Child Care Assistants/Workers

By:Tamia Buchanan

The Job

A childcare worker/Assistants is someone who cares for children when parents and other family members are unavailable. They care for children's basic needs, such as bathing and feeding. They care for children in childcare centers, their own home, or the homes of the children in their care

Job Description

Attend to children at schools, businesses, private households, and child care institutions. Perform a variety of tasks, such as dressing, feeding, bathing, and overseeing play.

Childcare workers may work in daycare centers, preschools, family daycares or in the child’s home. Childcare workers in preschools help to prepare children for school by teaching social and language skills. Workers also may care for older children in after-school programs, where they supervise the children’s activities and offer help with homework.

This is what a childcare worker/Assistant makes

    $19,430 per year

    According to May 2011 information from the BLS, childcare workers who were not self-employed earned an annual average wage of $21,320, or $10.25 per hour. The middle 50 percent of childcare workers earned between $17,530 and $23,950 per year, and the median salary was$19,430 per year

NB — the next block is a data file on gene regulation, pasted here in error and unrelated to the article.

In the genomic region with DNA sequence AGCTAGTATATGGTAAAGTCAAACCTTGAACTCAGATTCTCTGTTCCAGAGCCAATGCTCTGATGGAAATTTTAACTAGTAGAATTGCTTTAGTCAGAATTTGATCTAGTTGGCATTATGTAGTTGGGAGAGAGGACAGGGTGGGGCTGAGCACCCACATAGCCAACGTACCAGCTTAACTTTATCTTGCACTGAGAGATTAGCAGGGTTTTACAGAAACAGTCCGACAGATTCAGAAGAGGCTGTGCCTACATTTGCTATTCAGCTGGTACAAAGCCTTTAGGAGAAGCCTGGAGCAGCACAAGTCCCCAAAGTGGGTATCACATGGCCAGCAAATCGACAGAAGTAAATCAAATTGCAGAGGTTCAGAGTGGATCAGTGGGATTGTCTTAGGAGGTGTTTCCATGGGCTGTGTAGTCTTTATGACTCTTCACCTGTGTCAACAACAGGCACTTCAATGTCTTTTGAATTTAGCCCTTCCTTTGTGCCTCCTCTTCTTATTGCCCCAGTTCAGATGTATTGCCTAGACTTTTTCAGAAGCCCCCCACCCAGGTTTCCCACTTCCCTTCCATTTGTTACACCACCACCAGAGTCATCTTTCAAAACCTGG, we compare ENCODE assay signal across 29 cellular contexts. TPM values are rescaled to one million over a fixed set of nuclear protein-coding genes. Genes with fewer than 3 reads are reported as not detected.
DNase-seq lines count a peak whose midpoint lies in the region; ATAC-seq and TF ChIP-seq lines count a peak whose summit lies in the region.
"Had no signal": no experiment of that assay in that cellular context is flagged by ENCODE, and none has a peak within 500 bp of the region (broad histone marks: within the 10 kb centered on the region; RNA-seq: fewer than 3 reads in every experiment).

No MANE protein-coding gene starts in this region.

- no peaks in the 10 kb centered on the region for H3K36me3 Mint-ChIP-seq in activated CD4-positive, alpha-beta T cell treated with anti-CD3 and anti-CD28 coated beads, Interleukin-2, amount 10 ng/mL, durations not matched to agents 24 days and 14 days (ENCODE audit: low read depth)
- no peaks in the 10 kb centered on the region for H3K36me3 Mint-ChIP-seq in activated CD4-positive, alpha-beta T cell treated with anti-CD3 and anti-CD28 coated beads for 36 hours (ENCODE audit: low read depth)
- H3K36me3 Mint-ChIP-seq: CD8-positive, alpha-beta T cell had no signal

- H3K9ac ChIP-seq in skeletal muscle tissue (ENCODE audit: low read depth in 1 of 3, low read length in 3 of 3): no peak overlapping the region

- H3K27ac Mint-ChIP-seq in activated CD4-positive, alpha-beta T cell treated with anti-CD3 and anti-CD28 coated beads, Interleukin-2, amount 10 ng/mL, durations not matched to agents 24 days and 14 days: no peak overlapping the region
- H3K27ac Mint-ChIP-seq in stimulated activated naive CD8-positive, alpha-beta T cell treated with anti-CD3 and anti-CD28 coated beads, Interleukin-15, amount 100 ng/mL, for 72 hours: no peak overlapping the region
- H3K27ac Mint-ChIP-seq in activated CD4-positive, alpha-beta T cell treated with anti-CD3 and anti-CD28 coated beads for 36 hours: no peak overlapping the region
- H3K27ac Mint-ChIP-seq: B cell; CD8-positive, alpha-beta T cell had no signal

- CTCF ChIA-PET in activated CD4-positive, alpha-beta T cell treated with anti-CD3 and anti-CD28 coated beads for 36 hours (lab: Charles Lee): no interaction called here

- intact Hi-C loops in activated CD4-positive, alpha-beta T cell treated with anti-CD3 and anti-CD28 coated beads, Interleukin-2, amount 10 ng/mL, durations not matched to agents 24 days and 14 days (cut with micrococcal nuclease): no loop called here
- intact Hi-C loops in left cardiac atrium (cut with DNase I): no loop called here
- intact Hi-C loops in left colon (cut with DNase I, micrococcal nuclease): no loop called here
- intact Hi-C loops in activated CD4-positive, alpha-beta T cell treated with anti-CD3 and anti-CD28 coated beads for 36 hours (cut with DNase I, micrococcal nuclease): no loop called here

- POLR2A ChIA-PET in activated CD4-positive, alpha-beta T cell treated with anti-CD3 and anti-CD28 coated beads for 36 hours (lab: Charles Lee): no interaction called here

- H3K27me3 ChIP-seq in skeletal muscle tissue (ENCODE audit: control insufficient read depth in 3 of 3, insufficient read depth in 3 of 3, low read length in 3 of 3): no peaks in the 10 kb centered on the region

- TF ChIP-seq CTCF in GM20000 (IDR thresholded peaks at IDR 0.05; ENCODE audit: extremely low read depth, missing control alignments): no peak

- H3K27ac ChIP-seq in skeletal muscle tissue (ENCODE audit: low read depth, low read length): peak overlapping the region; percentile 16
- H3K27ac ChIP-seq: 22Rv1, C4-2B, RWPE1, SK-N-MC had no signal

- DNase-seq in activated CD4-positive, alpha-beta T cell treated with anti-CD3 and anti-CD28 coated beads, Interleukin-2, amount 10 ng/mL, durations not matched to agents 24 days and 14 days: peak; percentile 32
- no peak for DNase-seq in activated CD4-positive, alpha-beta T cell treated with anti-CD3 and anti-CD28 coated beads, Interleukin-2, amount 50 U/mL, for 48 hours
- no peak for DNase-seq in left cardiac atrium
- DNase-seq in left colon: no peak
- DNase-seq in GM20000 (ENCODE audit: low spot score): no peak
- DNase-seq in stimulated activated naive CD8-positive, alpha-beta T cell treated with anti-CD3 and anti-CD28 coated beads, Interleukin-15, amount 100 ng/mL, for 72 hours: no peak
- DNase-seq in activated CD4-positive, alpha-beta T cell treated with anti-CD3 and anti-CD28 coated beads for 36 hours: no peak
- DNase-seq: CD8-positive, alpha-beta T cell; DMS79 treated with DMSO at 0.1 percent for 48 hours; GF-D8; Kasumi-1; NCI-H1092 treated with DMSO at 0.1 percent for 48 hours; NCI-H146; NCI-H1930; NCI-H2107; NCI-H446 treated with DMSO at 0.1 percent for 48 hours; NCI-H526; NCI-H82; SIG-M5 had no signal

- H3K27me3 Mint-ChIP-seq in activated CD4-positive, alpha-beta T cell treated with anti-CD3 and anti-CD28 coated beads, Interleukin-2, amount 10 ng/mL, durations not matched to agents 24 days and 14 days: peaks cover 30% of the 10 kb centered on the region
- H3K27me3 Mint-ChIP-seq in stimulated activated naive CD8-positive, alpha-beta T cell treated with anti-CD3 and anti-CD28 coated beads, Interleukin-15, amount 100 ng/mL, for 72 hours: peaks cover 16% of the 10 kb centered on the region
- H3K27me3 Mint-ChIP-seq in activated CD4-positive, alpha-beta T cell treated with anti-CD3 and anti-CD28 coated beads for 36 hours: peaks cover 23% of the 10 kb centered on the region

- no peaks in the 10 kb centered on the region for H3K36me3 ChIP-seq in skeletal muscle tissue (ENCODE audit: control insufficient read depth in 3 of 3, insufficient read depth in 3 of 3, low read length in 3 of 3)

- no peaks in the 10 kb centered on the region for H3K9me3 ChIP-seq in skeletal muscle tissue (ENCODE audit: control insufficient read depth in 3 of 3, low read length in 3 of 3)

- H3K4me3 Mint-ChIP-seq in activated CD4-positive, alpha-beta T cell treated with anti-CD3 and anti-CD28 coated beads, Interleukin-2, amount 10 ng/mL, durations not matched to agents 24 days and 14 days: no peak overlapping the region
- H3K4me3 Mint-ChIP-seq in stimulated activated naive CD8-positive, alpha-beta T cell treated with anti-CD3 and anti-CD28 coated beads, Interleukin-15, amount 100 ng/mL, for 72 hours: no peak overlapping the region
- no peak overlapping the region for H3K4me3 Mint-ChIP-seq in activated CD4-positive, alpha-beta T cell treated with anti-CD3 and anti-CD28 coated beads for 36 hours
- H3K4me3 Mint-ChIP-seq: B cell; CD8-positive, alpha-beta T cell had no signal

Job Duties

1) Observe and monitor children's play activities.

2) Keep records on individual children, including daily observations and information about activities, meals served, and medications administered.

3) Instruct children in health and personal habits such as eating, resting, and toilet habits.

4) Read to children, and teach them simple painting, drawing, handicrafts, and songs.

5) Organize and participate in recreational activities, such as games.

6) Assist in preparing food for children and serve meals and refreshments to children and regulate rest periods.

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Education and Training

Many childcare worker positions require a minimum of a high school diploma. Some childcare centers require workers have training in early childhood education. States may require childcare workers to complete formal training in child development to work in a licensed facility. Preschool programs may require workers to complete a degree program in early childhood education or child development.


Childcare workers should have good verbal communication and interpersonal skills to work with children and parents. Preschool teachers also may prepare written reports, which require good written communication skills. Childcare workers may instruct children, which requires teaching skills. Workers must have the physical stamina to care for energetic young children. Childcare workers may be lifting, bending and running after children during their workday.

Become a Child Care Worker